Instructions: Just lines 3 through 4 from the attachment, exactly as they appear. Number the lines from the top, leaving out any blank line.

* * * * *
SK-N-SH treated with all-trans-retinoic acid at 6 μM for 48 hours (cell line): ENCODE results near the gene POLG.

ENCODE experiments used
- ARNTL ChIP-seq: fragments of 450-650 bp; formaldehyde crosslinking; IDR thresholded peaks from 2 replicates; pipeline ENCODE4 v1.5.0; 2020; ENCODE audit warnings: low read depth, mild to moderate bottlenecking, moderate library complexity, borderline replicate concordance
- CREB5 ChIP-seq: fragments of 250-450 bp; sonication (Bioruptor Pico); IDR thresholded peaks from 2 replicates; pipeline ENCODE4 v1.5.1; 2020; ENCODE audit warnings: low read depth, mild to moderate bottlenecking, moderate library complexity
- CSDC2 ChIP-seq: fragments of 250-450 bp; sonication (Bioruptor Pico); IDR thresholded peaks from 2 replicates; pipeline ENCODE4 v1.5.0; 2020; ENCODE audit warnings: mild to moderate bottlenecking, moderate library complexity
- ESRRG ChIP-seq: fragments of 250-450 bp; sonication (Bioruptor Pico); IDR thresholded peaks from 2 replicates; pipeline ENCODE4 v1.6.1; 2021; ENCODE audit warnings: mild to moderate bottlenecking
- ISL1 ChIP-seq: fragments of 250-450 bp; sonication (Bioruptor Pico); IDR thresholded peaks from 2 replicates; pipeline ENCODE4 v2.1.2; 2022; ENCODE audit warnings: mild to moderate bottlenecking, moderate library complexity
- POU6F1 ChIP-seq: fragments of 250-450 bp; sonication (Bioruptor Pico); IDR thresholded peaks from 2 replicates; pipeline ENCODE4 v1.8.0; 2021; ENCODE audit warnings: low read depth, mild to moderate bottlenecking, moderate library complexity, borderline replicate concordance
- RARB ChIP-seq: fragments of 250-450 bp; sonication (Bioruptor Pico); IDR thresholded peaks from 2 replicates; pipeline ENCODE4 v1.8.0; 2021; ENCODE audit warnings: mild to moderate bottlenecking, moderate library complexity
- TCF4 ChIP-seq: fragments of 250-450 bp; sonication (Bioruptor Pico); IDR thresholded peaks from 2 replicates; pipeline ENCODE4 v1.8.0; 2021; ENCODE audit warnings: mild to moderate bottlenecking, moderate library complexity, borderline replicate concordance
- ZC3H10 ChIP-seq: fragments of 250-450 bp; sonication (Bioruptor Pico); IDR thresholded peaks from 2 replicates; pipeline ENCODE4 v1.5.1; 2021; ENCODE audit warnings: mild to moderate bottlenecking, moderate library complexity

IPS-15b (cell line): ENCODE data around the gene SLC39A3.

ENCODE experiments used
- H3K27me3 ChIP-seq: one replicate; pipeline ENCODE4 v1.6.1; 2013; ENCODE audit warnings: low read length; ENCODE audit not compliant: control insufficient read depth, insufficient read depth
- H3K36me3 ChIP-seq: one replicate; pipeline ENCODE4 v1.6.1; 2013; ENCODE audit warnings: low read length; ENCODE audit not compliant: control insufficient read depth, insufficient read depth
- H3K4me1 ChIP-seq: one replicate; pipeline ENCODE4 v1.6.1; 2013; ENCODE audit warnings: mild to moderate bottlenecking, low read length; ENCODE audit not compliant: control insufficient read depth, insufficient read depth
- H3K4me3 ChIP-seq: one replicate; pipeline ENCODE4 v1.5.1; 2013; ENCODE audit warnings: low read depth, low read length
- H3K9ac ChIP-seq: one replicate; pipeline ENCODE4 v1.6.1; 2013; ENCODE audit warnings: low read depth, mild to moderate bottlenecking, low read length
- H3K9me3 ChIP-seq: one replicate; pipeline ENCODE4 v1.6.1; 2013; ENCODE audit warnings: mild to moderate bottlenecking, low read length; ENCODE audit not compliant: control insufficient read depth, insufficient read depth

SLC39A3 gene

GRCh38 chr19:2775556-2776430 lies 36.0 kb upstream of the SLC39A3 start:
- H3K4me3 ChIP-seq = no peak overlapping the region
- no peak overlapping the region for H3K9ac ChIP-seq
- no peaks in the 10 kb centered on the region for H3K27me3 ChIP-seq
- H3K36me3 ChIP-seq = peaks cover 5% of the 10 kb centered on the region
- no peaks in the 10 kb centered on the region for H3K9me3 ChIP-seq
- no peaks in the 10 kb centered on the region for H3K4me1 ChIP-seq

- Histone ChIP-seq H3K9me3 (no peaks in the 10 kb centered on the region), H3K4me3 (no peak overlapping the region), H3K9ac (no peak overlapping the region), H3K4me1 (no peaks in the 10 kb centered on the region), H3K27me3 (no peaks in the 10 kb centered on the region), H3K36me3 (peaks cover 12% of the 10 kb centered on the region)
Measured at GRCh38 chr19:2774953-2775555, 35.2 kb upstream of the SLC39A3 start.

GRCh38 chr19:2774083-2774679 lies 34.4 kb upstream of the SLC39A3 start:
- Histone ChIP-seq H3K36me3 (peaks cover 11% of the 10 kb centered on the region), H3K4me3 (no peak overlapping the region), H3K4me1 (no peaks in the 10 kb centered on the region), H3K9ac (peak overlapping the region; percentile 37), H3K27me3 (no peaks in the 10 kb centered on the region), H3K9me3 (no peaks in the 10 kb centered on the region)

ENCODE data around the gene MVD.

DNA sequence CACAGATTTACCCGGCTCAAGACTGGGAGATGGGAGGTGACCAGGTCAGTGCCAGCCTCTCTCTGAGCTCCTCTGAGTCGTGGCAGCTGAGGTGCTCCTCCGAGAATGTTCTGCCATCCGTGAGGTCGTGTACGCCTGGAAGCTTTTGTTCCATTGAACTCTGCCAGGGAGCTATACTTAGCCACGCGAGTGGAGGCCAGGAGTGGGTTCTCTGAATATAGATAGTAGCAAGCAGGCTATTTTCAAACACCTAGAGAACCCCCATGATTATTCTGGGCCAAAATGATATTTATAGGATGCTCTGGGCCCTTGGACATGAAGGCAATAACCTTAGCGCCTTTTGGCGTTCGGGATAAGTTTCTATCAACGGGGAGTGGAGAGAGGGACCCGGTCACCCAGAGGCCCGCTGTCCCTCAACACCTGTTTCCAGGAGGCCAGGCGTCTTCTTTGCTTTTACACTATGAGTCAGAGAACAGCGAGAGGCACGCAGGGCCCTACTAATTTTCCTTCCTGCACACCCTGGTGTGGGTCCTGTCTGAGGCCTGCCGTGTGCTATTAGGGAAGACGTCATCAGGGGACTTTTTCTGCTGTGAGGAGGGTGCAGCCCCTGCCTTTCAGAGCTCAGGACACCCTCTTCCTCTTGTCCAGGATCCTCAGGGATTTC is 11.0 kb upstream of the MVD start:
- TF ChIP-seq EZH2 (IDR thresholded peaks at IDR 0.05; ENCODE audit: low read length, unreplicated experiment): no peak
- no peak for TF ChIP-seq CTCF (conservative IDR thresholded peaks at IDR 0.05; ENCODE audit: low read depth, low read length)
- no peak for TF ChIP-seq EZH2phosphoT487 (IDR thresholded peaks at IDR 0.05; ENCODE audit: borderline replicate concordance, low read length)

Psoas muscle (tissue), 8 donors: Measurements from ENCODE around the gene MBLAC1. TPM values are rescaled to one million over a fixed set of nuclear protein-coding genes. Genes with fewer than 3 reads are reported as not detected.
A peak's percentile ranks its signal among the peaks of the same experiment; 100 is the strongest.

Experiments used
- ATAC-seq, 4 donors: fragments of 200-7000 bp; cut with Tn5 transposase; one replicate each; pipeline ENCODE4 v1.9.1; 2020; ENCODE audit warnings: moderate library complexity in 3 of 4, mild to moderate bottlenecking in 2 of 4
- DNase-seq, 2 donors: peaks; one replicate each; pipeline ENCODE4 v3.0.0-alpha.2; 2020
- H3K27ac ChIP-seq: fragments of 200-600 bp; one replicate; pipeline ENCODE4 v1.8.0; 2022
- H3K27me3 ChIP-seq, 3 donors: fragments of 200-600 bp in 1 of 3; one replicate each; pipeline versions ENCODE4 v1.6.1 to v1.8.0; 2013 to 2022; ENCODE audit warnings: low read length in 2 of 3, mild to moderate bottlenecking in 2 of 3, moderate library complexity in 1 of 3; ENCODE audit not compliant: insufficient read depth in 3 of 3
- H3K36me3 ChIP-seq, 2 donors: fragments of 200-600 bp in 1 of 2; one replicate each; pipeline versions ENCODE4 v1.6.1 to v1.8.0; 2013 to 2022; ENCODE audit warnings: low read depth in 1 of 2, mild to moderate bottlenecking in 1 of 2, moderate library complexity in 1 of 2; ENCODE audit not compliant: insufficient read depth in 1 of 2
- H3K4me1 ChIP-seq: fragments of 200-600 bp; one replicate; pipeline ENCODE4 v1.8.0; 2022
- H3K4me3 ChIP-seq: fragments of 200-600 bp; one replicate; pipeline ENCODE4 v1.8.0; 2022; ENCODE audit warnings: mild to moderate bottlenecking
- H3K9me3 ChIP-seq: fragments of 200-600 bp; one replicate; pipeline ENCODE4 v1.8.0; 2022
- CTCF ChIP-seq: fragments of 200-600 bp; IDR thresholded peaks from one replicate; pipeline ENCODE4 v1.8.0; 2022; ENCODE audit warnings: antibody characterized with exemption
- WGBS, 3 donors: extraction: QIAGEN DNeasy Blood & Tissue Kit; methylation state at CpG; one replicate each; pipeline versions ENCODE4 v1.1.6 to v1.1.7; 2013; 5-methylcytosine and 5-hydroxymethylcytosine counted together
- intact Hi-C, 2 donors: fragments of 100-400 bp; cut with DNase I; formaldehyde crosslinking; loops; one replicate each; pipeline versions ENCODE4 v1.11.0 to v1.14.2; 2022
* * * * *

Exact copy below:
- ARNTL ChIP-seq: fragments of 450-650 bp; formaldehyde crosslinking; IDR thresholded peaks from 2 replicates; pipeline ENCODE4 v1.5.0; 2020; ENCODE audit warnings: low read depth, mild to moderate bottlenecking, moderate library complexity, borderline replicate concordance
- CREB5 ChIP-seq: fragments of 250-450 bp; sonication (Bioruptor Pico); IDR thresholded peaks from 2 replicates; pipeline ENCODE4 v1.5.1; 2020; ENCODE audit warnings: low read depth, mild to moderate bottlenecking, moderate library complexity